We’ve been talking about how to leverage open APIs to connect content-centric solutions together. The goal is to leverage the success from deploying point solutions without creating the numerous silos that typically accompany that approach.
The question that arises is what kind of platform providers are incented to create and maintain open APIs? Any vendor can claim to have an open API. Unless supporting those APIs long-term is core to their business model, those APIs may vanish or become closed in the future. While any enterprise content management (ECM) vendor may have open APIs, open source and software-as-a-service (SaaS) vendors are the ones whose business depends on open APIs.
The Open Source Advantage
Open source software (OSS) is a natural tool in creating open ECM ecosystems. Being open is core to who they are, making their APIs open by default. Documented and supported APIs are very useful, but when the code is open source, a new level of capability can be taken leveraged.
There have been many times where an API has not done what was expected. With closed platforms, I could spend hours, sometimes days, playing with the API to try and learn its nuances. Eventually I would learn a product well enough that I could guess what was happening inside the black box of code when I got an unexpected result.
With OSS, this is no longer an issue. If an API returns a surprise, I can look to see what the API is actually doing behind the scenes. I can take that information and modify how I approach the problem. Sometimes I may write code to make the API behave in a more predictable manner.
This ability makes OSS a very powerful tool. The changes that I make may even become part of the core product if I submit the code to the project. That means custom code can become out-of-the-box functionality. It may not always happen but when it does, it is very reaffirming.
Leaving Worries in the Clouds
The other API-centric business model is the cloud model, specifically SaaS. In many ways these vendors seem the exact opposite of the OSS ones as they keep the entire application infrastructure locked up in their data centers. This is what makes the need for open APIs critical for helping businesses. When building a scalable, single purpose, SaaS application, they need to leverage other SaaS providers to build out complete solutions.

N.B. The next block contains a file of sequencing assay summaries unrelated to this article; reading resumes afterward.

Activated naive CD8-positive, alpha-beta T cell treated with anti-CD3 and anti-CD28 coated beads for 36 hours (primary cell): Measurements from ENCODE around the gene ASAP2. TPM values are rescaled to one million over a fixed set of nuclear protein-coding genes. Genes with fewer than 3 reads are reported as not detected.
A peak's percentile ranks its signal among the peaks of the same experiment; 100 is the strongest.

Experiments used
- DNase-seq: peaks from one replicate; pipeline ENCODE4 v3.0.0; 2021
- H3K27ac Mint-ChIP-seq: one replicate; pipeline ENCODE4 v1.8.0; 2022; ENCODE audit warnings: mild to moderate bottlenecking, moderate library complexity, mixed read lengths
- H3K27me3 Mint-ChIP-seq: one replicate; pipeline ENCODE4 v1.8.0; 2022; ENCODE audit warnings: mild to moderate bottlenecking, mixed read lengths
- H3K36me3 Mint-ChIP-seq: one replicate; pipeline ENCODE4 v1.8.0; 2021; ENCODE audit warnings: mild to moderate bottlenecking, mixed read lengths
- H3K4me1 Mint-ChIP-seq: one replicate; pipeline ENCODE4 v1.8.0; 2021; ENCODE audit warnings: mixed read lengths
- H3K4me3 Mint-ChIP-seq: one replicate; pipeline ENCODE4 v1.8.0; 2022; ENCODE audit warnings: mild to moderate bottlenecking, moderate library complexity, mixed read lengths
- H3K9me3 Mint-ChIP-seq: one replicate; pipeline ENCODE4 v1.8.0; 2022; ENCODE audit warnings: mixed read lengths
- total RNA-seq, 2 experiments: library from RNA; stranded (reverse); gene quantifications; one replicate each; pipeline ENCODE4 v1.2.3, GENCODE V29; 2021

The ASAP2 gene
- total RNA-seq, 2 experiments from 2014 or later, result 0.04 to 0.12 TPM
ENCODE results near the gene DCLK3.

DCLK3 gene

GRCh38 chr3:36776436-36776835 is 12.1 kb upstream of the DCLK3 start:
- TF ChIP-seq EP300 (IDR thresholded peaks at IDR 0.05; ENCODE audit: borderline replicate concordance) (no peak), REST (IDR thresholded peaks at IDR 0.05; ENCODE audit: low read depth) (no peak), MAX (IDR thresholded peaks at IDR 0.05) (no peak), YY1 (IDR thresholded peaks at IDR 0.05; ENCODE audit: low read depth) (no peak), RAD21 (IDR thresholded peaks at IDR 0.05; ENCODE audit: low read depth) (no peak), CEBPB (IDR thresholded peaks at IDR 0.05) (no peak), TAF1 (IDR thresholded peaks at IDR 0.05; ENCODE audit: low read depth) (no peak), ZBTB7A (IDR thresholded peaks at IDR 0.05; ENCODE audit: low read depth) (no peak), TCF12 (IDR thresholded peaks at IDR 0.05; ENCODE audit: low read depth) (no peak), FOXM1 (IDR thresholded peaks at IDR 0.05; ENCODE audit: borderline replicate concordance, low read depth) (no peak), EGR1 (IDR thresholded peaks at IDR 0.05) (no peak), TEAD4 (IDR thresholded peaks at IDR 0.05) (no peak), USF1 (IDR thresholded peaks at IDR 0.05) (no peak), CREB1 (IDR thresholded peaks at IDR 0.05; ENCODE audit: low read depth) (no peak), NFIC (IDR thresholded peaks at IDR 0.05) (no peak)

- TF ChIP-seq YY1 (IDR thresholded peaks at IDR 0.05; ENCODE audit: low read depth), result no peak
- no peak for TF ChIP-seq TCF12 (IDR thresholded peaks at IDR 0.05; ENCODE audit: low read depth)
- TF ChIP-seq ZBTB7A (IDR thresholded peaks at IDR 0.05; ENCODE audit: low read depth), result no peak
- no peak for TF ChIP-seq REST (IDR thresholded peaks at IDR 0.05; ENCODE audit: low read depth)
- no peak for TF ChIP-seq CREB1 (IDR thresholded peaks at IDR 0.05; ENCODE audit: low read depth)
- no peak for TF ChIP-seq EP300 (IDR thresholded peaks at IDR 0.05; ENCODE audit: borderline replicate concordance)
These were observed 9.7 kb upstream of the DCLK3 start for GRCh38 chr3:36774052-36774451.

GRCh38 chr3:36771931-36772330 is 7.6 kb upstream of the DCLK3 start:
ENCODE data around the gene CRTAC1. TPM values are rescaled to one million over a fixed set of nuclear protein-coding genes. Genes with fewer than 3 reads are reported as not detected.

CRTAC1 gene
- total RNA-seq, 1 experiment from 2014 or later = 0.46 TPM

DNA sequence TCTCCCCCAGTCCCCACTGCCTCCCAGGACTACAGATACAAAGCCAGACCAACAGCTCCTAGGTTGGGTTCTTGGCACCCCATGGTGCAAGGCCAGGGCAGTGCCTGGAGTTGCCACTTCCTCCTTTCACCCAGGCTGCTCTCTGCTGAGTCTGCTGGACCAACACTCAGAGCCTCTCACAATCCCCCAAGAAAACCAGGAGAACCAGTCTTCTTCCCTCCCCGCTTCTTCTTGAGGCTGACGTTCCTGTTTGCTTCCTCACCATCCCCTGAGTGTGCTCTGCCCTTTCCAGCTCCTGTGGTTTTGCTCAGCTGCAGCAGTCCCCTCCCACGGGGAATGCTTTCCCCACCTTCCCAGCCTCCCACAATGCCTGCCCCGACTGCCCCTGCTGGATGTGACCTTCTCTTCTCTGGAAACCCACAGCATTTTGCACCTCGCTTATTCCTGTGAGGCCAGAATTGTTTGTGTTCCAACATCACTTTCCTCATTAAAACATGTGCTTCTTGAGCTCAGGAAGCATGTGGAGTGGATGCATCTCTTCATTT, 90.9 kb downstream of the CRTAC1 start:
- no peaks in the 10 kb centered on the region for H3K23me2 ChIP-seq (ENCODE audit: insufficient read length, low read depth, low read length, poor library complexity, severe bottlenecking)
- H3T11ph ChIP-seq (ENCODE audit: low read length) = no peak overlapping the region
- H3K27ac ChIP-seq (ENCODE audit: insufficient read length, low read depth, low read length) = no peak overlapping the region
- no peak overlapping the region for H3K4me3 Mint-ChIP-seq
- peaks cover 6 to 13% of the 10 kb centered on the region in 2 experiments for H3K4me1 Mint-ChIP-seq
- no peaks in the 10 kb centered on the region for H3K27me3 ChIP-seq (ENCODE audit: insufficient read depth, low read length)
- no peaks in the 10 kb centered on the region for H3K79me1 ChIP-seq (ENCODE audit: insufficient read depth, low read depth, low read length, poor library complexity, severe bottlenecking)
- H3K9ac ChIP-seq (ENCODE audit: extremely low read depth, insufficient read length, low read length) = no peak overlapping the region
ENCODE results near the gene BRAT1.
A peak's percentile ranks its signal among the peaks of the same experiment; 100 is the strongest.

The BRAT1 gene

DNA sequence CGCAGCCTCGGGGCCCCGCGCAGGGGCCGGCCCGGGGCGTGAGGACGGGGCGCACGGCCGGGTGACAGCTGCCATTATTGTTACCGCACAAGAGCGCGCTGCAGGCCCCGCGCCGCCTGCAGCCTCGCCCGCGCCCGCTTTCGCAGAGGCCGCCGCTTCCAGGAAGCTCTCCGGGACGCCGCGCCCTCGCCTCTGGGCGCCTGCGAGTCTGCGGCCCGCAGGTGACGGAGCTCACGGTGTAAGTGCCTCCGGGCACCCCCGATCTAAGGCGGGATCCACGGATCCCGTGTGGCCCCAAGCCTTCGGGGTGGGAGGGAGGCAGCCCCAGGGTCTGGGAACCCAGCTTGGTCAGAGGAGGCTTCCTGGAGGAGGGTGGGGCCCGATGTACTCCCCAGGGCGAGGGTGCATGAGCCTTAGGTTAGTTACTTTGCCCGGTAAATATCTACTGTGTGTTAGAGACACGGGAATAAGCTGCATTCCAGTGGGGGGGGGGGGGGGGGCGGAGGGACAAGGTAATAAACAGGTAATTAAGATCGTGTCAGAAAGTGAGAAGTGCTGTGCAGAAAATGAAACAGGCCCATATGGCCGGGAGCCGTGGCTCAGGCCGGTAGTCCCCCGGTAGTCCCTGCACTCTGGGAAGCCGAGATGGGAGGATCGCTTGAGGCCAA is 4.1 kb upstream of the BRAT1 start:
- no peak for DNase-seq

For SaaS solutions that are working to deliver content management and not simple file sharing, the open API is a way to expand into different industries. Cloud vendors cannot build, much less deploy, solutions for every possible business need. They depend on partners to build solutions using multiple systems, cloud and otherwise, to build targeted web and mobile applications.
The cloud’s other primary benefit is removing the non-business work from building a solution. An organization needs to execute on their mission better than their competitors. For most companies, having to build and maintain a large IT infrastructure is not core to their mission. Leveraging cloud solutions frees the need to worry about storage, network, and servers. A businesses efforts become focused upon solving the needs of the business.
Consistency is Money
For both models, the piece that keeps the vendor listening is their subscription business model. Customers pay as they use the system. There is no large, up-front cost to buy licenses. Aside from helping a pilot project avoid a large purchase of licenses, it forces vendors to keep current customers happy.
The model of both vendors is annual recurring revenue (ARR). If a company can keep its current customers happy and add a few more, their revenue grows. Even with no new customers, revenue will not shrink if no customers are lost. Given that it is easier to keep a customer than it is to find a new one, this gives existing customers leverage in the business relationship. Existing customers can get as much attention from the vendor as new customers. If you’ve ever tried to get a vendor’s attention after you’ve already bought all the licenses you need, you will appreciate this healthier dynamic.
Exceptions to Every Rule
It is important to keep in mind that this discussion represents default benefits from different vendors. There are vendors in both categories whose commitment to being open and supporting open APIs is limited. It is vital to study companies and determine how much of what they claim is the truth versus marketing speak. Inversely, there are some proprietary on-premises vendors that are committed to being open and are very responsive to their customers. It pays to check.
Still, the other benefits of the two platforms are hard to argue against. The subscription model is itself a great way to mitigate risk. It allows for a quick trial run with minimal investment. Even OSS can be quickly tried by spinning-up a few instances of the software in Amazon.
What’s holding you back? If you have any questions, leave a comment or drop us a line.
(This is the third post in a series on creating successful, open ECM platforms. The series began with a discussion on stopping closed content silos.)
[Editor’s Note: This post was originally published on the blog of Dominion Consulting. On November 1, 2017, Dominion Consulting merged with TeraThink and are now operating jointly as TeraThink. All blog posts migrated from the Dominion Consulting website have been updated to refer to ourselves as TeraThink.]